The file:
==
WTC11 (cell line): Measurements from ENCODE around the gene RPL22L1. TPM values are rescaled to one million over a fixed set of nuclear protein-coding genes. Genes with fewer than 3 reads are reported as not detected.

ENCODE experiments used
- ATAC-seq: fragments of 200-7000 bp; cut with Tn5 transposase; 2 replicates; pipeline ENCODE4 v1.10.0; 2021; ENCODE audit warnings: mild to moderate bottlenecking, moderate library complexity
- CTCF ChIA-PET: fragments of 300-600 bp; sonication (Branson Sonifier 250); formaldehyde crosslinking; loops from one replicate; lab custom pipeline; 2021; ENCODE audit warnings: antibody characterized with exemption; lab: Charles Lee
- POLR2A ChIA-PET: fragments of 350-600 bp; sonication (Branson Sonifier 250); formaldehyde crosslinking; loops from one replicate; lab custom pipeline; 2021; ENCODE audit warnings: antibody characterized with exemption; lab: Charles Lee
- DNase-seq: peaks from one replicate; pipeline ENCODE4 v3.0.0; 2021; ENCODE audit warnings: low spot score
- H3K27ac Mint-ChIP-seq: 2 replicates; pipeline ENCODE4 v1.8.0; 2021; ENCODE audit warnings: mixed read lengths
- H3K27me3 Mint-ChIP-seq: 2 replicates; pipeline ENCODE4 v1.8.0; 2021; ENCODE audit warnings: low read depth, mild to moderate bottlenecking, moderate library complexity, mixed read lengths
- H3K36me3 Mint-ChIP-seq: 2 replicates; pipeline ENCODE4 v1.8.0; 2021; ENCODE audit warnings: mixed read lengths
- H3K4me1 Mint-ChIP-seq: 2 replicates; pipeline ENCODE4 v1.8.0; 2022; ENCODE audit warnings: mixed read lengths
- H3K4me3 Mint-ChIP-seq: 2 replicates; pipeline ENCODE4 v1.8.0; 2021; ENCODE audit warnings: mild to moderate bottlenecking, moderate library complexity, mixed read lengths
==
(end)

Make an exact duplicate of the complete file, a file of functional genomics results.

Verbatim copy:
WTC11 (cell line): Measurements from ENCODE around the gene RPL22L1. TPM values are rescaled to one million over a fixed set of nuclear protein-coding genes. Genes with fewer than 3 reads are reported as not detected.

ENCODE experiments used
- ATAC-seq: fragments of 200-7000 bp; cut with Tn5 transposase; 2 replicates; pipeline ENCODE4 v1.10.0; 2021; ENCODE audit warnings: mild to moderate bottlenecking, moderate library complexity
- CTCF ChIA-PET: fragments of 300-600 bp; sonication (Branson Sonifier 250); formaldehyde crosslinking; loops from one replicate; lab custom pipeline; 2021; ENCODE audit warnings: antibody characterized with exemption; lab: Charles Lee
- POLR2A ChIA-PET: fragments of 350-600 bp; sonication (Branson Sonifier 250); formaldehyde crosslinking; loops from one replicate; lab custom pipeline; 2021; ENCODE audit warnings: antibody characterized with exemption; lab: Charles Lee
- DNase-seq: peaks from one replicate; pipeline ENCODE4 v3.0.0; 2021; ENCODE audit warnings: low spot score
- H3K27ac Mint-ChIP-seq: 2 replicates; pipeline ENCODE4 v1.8.0; 2021; ENCODE audit warnings: mixed read lengths
- H3K27me3 Mint-ChIP-seq: 2 replicates; pipeline ENCODE4 v1.8.0; 2021; ENCODE audit warnings: low read depth, mild to moderate bottlenecking, moderate library complexity, mixed read lengths
- H3K36me3 Mint-ChIP-seq: 2 replicates; pipeline ENCODE4 v1.8.0; 2021; ENCODE audit warnings: mixed read lengths
- H3K4me1 Mint-ChIP-seq: 2 replicates; pipeline ENCODE4 v1.8.0; 2022; ENCODE audit warnings: mixed read lengths
- H3K4me3 Mint-ChIP-seq: 2 replicates; pipeline ENCODE4 v1.8.0; 2021; ENCODE audit warnings: mild to moderate bottlenecking, moderate library complexity, mixed read lengths